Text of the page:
I know we live in Colorado, but it feels more like the arctic outside! As I write this, my thermometer is hovering around 2°F—and it’s been there all day! I’m glad I have a nice warm house to bundle up in, but my plants aren’t so privileged. Aside from the potted herbs that I hastily dragged indoors, my shrubs and flowers are stuck where they grow. I have a hunch they’re not all going to make it.
To make matters worse, this fall has been mild, at least until now. With highs in the 60s and even 70s and lows barely below freezing, many of my perennials still had green foliage. It takes gradually cooling temperatures for plants to properly harden for winter. These poor victims never saw it coming!
With 20:20 hindsight, I could wish that I had offered some sort of protection, although I’m not sure how much good it would do to cover a plant when the temperature plummets 40 degrees in an hour or two. Covers usually only add about 4° to the temperature surrounding the plant, and that doesn’t help when the low is -7°. It’s all just part of living in Colorado.
So, now I have a garden full of “plantcicles.” What kind of damage can I expect, and what, if anything, can I do about it?
There are two ways that plant tissue freezes. In “extracellular freezing,” the liquid between the cells freezes. The resulting crystals tear fragile cell walls, and damage occurs. Additionally, the ice outside the cells draws water from inside the cells, causing wilting and eventually death. It makes sense then that xeric plants are less damaged by extracellular freezing—they’re already used to having low levels of water in their cells. Plants suffering from extracellular freezing are more likely to recover, especially if they thaw before the fluids inside the cells freezes too.
“Intracellular freezing” occurs when ice forms inside the cell membrane. This occurs most often in cases of rapid cooling, e.g., the weather we’ve had this week. The ice crystals destroy the structure inside the cell, and it dies. The extent of the damage depends mainly on how fast the temperature drops. This is not good news. I highly suspect this is why my plants now look so pitiful.
While my plants look pretty awful, my biggest concern is for their roots. In some parts of the country, snowfall forms a natural insulating blanket, keeping the ground from dipping much below 32°. Here, we have the cold but little-to-no snow. Mulch definitely helps, but the lack of snow cover is why plants that are hardy in Minnesota often don’t survive Colorado winters. Most roots don’t acclimate to soil temperatures much below freezing, and they experience severe damage or death below 15°F—no matter how hardy the plant is above ground. Shallow-rooted plants are at the most risk.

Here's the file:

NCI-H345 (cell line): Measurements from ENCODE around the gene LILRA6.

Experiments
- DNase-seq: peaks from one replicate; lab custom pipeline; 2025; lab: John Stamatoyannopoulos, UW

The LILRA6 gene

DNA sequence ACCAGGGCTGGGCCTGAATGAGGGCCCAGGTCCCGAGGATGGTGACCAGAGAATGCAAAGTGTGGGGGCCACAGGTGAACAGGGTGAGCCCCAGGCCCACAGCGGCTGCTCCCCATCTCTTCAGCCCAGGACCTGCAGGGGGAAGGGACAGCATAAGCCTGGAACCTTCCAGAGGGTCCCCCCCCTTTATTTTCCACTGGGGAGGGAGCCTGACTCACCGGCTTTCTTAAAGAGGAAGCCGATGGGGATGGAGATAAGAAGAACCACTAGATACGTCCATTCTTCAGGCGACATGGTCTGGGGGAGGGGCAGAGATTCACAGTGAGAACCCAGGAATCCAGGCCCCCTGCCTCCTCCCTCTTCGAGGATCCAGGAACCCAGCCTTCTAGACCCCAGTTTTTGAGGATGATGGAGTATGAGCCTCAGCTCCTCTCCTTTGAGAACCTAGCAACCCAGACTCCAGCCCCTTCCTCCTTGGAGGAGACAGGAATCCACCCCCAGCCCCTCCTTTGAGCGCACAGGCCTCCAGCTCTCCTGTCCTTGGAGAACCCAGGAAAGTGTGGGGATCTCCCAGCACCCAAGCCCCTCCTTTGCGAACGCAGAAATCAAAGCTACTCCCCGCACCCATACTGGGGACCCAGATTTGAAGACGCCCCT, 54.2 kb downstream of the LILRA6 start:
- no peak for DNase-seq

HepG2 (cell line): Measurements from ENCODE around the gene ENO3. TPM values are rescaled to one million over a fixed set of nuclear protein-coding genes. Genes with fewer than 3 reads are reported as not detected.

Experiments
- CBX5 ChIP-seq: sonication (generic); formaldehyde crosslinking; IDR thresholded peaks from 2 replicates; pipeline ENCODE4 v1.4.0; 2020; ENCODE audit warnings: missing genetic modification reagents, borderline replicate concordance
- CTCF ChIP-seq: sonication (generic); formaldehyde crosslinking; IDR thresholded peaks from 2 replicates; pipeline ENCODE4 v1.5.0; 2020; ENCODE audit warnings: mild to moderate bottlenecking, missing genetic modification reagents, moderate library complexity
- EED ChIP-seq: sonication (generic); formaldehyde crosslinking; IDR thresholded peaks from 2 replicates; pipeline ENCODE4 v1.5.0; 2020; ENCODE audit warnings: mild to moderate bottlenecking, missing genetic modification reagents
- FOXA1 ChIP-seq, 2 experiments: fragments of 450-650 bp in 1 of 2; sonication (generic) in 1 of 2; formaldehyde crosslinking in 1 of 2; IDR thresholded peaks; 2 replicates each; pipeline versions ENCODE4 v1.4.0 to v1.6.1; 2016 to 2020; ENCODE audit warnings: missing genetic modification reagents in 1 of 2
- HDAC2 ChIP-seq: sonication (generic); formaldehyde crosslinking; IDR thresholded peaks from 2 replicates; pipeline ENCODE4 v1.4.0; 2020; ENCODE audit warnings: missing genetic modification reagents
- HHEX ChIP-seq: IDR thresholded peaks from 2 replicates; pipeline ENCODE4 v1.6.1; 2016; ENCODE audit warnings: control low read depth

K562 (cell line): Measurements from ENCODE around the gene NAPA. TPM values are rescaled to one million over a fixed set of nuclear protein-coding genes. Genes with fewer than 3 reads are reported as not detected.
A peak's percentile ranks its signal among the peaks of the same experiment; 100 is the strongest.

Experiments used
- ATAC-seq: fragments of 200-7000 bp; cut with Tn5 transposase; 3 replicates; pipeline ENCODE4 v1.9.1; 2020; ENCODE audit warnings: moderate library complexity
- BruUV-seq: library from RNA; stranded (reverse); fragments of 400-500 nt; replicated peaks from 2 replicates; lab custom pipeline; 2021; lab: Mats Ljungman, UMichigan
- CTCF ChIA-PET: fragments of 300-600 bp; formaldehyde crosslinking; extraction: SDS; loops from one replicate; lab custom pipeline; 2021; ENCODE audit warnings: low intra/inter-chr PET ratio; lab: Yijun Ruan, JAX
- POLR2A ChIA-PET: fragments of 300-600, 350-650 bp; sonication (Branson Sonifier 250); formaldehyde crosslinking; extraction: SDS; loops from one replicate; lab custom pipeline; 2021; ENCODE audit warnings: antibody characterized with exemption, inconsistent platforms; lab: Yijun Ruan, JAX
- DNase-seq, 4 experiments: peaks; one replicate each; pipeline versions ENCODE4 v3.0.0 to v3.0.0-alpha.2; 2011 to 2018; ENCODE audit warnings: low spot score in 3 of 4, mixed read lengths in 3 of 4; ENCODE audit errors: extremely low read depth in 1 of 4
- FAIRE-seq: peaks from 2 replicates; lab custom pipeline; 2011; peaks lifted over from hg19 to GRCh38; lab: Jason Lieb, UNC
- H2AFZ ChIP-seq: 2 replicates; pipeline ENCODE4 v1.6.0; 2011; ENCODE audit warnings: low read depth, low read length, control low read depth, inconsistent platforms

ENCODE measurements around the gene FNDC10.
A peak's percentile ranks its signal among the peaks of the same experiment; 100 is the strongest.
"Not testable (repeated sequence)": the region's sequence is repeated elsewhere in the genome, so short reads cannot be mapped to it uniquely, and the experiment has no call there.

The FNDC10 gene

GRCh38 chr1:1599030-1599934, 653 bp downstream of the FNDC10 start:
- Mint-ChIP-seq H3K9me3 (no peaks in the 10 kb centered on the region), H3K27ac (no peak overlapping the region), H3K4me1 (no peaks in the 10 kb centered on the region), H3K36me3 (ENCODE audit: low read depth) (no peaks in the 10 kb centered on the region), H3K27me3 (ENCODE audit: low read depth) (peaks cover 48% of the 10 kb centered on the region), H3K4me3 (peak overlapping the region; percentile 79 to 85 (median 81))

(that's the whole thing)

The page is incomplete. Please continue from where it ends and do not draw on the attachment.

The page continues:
A freeze-thaw cycle makes things even worse, heaving plants out of the ground. Now that our ground is (abruptly) frozen, I should add another layer of mulch to keep it that way until spring. Unfortunately, the mulch pile is just as frozen as everything else, so I’ll have to wait a bit until temperatures return to normal.
Woody plants can suffer tissue damage when the sun warms their trunks and stems, bursting cell walls. Wrapping the trunks of young trees helps avert this problem. Right now, the sun is hidden behind snow clouds, so this would be a perfect time to run outside with some paper tree wrap. White paint also does the job, but I think it would freeze onto my brush.
For the most part, I won’t know what survived and what died until spring. Pruning off any cold-damaged foliage and branches should wait until then, as even dead wood adds a degree of protection. The cold may kill leaf and flower buds, but if the plant is still alive, it can eventually grow new ones. Sure, I’ll miss the flowers, but there’s always next year.
Once spring starts in earnest, I can decide who the survivors are. Dead twigs turn brittle and snap off easily. Living limbs stay flexible. Before I give up, there’s one more place to check. Carefully scratch a small hole in the thin bark on some twigs and small branches. If there’s a green, growing layer of tissue underneath, your plant still has potential.
I’m perfectly content to wait until spring. I really didn’t want to go outside right now anyway.